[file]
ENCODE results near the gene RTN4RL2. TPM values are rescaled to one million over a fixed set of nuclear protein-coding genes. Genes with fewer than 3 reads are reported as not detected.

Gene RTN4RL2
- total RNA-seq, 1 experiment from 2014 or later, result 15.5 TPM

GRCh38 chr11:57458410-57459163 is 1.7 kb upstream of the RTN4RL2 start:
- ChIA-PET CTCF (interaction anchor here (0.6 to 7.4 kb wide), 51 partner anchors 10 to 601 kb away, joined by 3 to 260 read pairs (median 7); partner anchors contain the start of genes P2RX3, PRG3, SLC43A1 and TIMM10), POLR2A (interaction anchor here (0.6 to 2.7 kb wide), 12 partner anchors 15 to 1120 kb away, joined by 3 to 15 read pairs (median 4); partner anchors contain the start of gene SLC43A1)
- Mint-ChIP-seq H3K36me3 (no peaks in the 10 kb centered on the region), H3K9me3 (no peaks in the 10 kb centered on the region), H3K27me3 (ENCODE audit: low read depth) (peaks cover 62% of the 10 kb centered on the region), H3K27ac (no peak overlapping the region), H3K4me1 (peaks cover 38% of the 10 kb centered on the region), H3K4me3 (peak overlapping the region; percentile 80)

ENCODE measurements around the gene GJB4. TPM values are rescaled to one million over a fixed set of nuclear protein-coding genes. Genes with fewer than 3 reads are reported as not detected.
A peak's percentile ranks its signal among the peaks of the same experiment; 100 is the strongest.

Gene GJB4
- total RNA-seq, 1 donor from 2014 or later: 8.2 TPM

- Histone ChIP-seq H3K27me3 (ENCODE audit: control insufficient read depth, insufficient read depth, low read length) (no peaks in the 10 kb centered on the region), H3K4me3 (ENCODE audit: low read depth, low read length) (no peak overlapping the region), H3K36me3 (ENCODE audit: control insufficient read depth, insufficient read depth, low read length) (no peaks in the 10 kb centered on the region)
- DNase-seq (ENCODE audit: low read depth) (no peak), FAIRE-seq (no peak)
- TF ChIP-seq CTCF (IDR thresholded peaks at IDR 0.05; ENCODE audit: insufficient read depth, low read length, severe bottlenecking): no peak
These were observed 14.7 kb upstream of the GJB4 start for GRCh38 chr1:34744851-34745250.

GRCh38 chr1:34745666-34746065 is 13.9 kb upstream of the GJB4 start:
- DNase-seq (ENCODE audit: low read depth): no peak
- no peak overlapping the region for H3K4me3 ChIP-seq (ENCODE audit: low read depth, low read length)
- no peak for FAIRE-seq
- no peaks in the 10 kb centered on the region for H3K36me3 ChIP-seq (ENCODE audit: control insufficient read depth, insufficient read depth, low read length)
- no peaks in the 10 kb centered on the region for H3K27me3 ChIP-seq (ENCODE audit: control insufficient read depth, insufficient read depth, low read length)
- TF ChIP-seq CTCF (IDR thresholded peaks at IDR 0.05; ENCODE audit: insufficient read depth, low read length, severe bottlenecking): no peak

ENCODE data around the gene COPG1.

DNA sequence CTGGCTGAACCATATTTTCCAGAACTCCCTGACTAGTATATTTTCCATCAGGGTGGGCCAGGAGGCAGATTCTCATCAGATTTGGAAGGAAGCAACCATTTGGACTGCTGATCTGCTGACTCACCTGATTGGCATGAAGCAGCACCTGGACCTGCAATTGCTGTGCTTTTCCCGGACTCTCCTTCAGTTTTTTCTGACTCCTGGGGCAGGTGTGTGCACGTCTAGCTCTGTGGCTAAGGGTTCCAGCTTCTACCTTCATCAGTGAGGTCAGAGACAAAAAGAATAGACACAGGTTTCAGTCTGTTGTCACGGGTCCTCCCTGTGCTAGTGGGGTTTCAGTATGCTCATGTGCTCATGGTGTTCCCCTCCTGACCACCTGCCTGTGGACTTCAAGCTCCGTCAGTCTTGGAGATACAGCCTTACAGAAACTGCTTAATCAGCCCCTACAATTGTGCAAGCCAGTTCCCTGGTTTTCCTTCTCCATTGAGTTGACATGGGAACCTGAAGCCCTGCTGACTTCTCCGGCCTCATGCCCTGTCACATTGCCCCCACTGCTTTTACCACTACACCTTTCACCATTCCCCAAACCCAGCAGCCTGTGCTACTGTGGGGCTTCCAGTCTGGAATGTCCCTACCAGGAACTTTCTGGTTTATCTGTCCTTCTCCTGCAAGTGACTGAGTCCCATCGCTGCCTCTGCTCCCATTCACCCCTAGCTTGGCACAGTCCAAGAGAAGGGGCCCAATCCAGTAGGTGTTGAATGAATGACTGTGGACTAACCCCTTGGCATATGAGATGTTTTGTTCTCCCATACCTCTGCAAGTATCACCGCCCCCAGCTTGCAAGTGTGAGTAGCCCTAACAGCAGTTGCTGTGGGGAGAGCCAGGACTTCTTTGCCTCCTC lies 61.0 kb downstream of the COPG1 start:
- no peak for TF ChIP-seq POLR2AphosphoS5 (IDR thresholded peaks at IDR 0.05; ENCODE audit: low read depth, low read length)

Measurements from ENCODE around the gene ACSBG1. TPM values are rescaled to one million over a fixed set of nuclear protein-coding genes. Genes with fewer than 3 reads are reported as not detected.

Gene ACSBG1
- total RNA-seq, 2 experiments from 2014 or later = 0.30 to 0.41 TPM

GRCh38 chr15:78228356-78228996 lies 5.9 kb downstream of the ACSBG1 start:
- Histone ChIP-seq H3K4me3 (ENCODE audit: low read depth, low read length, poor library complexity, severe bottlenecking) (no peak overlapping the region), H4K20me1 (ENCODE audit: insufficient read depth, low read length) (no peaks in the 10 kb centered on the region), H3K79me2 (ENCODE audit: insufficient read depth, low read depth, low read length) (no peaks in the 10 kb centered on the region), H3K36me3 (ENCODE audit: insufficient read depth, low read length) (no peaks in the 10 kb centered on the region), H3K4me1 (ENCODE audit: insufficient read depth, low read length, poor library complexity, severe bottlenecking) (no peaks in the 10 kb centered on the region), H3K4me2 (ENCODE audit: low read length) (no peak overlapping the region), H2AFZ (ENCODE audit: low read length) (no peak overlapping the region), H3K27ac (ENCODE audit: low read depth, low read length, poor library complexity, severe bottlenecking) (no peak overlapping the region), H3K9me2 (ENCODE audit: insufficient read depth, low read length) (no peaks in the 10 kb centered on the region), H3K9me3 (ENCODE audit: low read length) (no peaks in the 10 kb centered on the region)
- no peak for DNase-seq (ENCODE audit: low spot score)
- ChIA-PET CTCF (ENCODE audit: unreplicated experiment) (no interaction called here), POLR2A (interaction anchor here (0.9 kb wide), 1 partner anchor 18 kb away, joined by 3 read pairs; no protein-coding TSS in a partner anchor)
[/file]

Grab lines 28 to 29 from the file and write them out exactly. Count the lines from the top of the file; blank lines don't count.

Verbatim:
GRCh38 chr15:78228356-78228996 lies 5.9 kb downstream of the ACSBG1 start:
- Histone ChIP-seq H3K4me3 (ENCODE audit: low read depth, low read length, poor library complexity, severe bottlenecking) (no peak overlapping the region), H4K20me1 (ENCODE audit: insufficient read depth, low read length) (no peaks in the 10 kb centered on the region), H3K79me2 (ENCODE audit: insufficient read depth, low read depth, low read length) (no peaks in the 10 kb centered on the region), H3K36me3 (ENCODE audit: insufficient read depth, low read length) (no peaks in the 10 kb centered on the region), H3K4me1 (ENCODE audit: insufficient read depth, low read length, poor library complexity, severe bottlenecking) (no peaks in the 10 kb centered on the region), H3K4me2 (ENCODE audit: low read length) (no peak overlapping the region), H2AFZ (ENCODE audit: low read length) (no peak overlapping the region), H3K27ac (ENCODE audit: low read depth, low read length, poor library complexity, severe bottlenecking) (no peak overlapping the region), H3K9me2 (ENCODE audit: insufficient read depth, low read length) (no peaks in the 10 kb centered on the region), H3K9me3 (ENCODE audit: low read length) (no peaks in the 10 kb centered on the region)